I’m drawn to the 1970s precisely because of its reputation for failure, the way it’s become a reactionary bogeyman, condemned over the years by everyone from Tony Blair to David Cameron. As someone who supported the Corbyn project, I began to equate the constant spectre of the nation being “dragged back to the 70s’’ with the very thing I desired most. Please, drag me there! From our current vantage point, the 1970s can also be seen more clearly as the last fork in the road before the likes of Reagan and Thatcher brought into being the particularly vicious form of capitalism that dominates our lives today. Reflecting on this can be a way of reminding yourself that the current state of the world, rather than being inevitable, is in fact contingent on all manner of things.
It isn’t nostalgic to recognise that it was a time of rebellion and revolution. There was the Soweto uprising, a turning point in the popular, global mobilisation against apartheid in South Africa; the continuing advance of anti-colonial, “third world” and black power movements; the end of dictatorships across the world. In the UK, we had the Gay Liberation Front, the British Black Panthers, Rock Against Racism, the women’s liberation movement, and trade unions at the height of their power, with the highest level of union density in British history and, not coincidentally, the lowest levels of economic inequality too. The alliances between these various movements were often uneasy but fruitful all the same.
When I told my mum I was writing favourably about the 1970s, she was perplexed: “But it was miserable!” I’m sure this was the case for lots of people, many of whom remember it as a decade of blackouts, terrible food, and rotting bin bags lining the streets more than anything. While there were rich and interesting black and gay subcultures, it was doubtless more racist and homophobic.
But the point is that what we see in the past, real or imagined, is often revealing about what we’re missing in the present. This could take place purely on a personal level: I miss that relationship, I miss seeing those friends, I miss that city where I used to live. Sometimes, these realisations aren’t actionable: you can’t make yourself younger or travel back in time, it’s usually impossible to convince a former partner to give you another try. Fixating on these things is a path to despair. But sometimes it’s within your power to address the sense of lack that’s driving it in the first place.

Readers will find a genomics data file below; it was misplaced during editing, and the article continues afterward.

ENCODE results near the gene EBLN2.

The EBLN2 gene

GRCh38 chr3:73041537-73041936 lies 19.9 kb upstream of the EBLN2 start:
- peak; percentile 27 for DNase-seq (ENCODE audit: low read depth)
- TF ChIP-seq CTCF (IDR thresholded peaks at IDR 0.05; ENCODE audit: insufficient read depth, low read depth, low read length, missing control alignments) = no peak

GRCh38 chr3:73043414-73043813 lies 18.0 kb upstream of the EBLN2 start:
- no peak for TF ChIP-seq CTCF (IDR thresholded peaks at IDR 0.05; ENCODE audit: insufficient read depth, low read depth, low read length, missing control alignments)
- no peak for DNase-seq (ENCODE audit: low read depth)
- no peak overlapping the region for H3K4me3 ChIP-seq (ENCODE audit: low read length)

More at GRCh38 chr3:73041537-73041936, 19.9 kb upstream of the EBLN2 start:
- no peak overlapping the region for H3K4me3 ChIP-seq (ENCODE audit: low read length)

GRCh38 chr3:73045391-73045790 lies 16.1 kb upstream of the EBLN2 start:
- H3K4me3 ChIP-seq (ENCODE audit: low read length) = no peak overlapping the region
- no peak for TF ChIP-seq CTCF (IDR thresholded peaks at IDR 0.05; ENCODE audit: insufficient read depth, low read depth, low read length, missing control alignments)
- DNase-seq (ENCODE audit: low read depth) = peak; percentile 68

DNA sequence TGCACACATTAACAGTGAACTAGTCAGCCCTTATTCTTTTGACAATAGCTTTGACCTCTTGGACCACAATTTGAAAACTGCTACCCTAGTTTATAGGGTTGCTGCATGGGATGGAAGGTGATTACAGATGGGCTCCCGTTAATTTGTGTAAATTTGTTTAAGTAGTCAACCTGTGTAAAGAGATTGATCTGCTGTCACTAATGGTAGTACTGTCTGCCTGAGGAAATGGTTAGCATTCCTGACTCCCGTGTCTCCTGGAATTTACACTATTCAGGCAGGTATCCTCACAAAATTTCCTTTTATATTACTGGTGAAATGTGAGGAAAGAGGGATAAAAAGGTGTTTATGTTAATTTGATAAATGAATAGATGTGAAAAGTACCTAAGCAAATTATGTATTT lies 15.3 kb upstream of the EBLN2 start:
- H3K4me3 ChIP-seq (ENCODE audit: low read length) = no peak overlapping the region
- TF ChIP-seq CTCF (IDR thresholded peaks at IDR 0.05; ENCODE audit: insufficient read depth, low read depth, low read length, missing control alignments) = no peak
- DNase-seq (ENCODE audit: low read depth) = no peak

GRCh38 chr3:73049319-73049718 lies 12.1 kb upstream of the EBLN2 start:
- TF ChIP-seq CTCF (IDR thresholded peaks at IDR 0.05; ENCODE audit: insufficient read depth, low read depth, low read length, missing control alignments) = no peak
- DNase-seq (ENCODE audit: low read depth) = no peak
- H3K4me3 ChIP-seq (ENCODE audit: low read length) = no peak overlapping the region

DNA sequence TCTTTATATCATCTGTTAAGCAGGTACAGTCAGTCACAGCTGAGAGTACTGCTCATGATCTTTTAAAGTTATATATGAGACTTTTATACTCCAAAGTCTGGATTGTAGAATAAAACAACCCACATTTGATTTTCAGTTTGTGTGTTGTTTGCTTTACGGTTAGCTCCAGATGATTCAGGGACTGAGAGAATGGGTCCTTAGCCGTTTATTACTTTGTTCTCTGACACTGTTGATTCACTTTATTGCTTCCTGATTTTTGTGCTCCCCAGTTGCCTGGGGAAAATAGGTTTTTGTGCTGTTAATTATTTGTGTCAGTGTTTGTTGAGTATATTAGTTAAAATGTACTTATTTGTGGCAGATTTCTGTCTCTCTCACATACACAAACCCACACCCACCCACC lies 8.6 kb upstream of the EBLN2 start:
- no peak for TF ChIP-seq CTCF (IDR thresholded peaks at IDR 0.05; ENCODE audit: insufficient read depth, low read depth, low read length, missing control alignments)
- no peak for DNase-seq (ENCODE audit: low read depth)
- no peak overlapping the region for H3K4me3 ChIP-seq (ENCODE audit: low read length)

At the level of politics, nostalgia can tell us something too, which isn’t to say it’s always a force for good. It can lead to inertia and melancholy, a dead end that encourages us to neglect the important movements of today, such as Black Lives Matter and the struggle for trans rights, in favour of romanticising the activism of the past. Obviously, as the past 10 years of British politics attest, nostalgia is an impulse for the most regressive nationalist politics. But it can be useful for helping you to figure out how you feel about the age you live in. Whether the 1970s was Actually Good or Actually Bad, it doesn’t really matter.
Even the most ill-informed yearning can still tell me something about what is missing, whether tangible or abstract: affordable rent, mainstream Hollywood films aimed at adults, a gay culture with a unifying politics beyond influencer-posted infographics, a strong labour movement, and a political sense that a different future is possible.
• James Greig writes about culture and society
Article Source: theguardian.com